Edinburgh

Donibristle Halt

Opened:
Closed: 2nd November, 1959.


Formed of a 6-car DMU with a Metropolitan-Cammell (Class 101) 3-car set trailing, the 1.10pm Edinburgh Waverley to Dundee train passes northwards through the closed Donibristle Halt during March 1964. The adjacent Donibristle Industrial Estate was under development at the time and Donibristle Halt was ideally-situated to serve it, but the area was not served by rail until the opening of Dalgety Bay Station a short distance to the south on 27th March, 1998. [W.A.C. Smith]
Edinburgh

Burntisland (1890)

Opened: 2nd June, 1890.

Burntisland station is 6¾ miles from Inverkeithing Central Junction. The present through station replaced the original Edinburgh & Northern Railway terminus at Burntisland when the Forth Bridge and the connecting Aberdour Line opened in 1890. The original station building still stands, at a rather odd angle to the current station. A covered passageway, which has recently been removed, ran from the old station building facing Forth Place to the platforms of the present (1890) station. There are substantial docks by the station, built to cater for railway ferries to Granton on the opposite shore of the Firth of Forth prior to the building of the Forth Bridge, and for the export of coal.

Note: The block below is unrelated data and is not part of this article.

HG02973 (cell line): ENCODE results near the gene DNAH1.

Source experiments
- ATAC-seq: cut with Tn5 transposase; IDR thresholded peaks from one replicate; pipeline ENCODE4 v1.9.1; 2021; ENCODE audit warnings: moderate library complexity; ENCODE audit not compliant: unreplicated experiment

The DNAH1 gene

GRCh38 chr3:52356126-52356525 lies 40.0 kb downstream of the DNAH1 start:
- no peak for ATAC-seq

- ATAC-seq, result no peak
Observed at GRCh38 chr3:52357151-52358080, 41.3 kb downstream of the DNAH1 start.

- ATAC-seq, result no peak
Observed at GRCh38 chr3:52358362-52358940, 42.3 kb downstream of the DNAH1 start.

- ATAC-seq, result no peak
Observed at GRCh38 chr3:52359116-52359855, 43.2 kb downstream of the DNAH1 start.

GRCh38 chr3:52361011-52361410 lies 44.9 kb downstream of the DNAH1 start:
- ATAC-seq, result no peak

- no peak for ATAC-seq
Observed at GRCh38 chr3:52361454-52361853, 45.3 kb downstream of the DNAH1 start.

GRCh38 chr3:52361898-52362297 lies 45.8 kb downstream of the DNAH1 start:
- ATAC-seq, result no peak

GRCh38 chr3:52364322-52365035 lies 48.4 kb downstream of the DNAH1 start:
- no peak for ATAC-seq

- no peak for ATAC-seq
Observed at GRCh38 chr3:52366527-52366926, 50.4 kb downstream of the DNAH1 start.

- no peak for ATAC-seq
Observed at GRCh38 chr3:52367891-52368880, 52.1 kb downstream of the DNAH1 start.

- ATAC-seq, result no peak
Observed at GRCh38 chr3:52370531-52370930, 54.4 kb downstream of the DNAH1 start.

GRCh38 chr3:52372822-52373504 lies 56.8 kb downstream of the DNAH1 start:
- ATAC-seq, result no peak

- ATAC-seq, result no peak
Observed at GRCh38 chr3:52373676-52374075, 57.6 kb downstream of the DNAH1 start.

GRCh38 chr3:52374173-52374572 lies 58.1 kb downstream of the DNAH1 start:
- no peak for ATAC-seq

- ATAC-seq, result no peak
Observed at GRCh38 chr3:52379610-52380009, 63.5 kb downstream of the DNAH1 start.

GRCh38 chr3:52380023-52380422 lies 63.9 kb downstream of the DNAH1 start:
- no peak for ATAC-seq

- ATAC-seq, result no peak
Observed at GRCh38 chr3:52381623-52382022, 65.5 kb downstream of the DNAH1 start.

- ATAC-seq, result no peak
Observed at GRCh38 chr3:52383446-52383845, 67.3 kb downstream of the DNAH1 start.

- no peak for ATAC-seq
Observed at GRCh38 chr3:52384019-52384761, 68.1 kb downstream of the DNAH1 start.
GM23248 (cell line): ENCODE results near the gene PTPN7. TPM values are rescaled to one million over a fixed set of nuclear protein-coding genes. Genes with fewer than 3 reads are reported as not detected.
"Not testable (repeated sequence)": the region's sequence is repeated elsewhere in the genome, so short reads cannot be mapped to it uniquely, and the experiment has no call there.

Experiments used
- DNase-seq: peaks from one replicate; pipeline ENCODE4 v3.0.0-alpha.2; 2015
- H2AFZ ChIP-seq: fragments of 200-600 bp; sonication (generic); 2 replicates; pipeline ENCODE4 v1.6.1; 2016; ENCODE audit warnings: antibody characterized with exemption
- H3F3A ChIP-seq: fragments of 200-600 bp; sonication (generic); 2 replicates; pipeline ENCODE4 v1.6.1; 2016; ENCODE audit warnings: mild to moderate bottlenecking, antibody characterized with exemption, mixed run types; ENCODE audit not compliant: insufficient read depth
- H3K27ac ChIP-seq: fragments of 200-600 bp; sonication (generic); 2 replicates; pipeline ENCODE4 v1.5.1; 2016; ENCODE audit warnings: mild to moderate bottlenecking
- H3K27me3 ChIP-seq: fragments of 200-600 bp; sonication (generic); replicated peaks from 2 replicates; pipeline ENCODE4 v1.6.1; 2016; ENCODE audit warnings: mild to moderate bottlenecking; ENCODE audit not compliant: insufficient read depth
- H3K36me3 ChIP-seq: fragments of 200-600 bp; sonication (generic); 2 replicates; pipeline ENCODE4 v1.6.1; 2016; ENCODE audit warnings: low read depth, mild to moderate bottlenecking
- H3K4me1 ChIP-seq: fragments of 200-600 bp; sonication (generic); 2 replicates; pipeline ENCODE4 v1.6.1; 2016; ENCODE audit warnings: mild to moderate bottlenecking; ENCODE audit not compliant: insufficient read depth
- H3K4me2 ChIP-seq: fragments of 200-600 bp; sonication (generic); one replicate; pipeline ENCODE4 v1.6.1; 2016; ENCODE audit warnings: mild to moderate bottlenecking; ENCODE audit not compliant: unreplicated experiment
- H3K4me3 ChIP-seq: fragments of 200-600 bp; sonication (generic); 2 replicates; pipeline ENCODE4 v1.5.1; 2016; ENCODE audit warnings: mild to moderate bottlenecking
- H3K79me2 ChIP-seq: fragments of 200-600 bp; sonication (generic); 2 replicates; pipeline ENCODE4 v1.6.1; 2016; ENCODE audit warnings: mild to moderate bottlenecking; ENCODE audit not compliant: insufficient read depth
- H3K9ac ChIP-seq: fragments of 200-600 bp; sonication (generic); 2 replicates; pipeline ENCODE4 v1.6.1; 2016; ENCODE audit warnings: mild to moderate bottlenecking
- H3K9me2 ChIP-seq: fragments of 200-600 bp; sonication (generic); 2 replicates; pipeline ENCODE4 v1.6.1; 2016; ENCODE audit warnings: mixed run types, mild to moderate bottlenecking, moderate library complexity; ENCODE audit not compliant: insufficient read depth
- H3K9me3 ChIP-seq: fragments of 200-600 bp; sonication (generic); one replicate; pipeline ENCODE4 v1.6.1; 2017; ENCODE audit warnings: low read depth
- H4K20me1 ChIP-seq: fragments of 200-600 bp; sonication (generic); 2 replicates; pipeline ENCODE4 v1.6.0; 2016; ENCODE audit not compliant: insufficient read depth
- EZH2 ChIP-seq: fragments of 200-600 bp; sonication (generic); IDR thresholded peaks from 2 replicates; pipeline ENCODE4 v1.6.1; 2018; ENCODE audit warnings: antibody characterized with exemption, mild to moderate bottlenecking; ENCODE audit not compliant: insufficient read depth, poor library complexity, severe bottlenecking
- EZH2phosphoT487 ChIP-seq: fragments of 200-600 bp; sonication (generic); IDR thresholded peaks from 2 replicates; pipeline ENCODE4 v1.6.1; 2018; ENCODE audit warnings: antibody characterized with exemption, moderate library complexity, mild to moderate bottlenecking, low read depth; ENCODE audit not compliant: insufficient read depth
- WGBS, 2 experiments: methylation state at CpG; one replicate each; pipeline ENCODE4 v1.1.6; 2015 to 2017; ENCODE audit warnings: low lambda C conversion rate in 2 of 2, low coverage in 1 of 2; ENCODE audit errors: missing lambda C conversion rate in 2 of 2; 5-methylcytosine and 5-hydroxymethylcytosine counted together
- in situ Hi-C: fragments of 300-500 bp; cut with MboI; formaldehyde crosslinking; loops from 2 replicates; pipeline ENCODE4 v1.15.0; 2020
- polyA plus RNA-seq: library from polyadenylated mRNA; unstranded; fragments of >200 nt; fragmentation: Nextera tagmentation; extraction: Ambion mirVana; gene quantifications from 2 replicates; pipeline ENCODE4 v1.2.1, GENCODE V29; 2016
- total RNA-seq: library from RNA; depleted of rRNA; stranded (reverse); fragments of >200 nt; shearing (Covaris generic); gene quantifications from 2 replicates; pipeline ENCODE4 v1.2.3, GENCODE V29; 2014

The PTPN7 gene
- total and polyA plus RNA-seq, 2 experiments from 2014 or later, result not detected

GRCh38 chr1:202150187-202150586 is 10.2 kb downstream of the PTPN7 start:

Headed by ex-LNER Class A3 4-6-2 No. 60052 Prince Palatine, the Edinburgh Waverley to Aberdeen leg of the LNER Society LNER Pacific Tour crosses the viaduct over Harbour Place on the approach to Burntisland Station on 4th September, 1965. Full details of the railtour can be found here. [George Woods]

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Edinburgh

Inverkeithing Central Junction


Ex-LNER Class A2 4-6-2 No. 60532 BLUE PETER sweeps past Inverkeithing Central Junction on the main line from Kirkcaldy and Dundee with the 12.40pm Aberdeen to Edinburgh Waverley express on a hot and hazy afternoon in August 1959. This locomotive survives today and has passed this way in recent years hauling special trains. Blue Peter was a racehorse belonging to Lord Rosebery which won the 1939 Derby and 2000 Guineas. [W.A.C. Smith]

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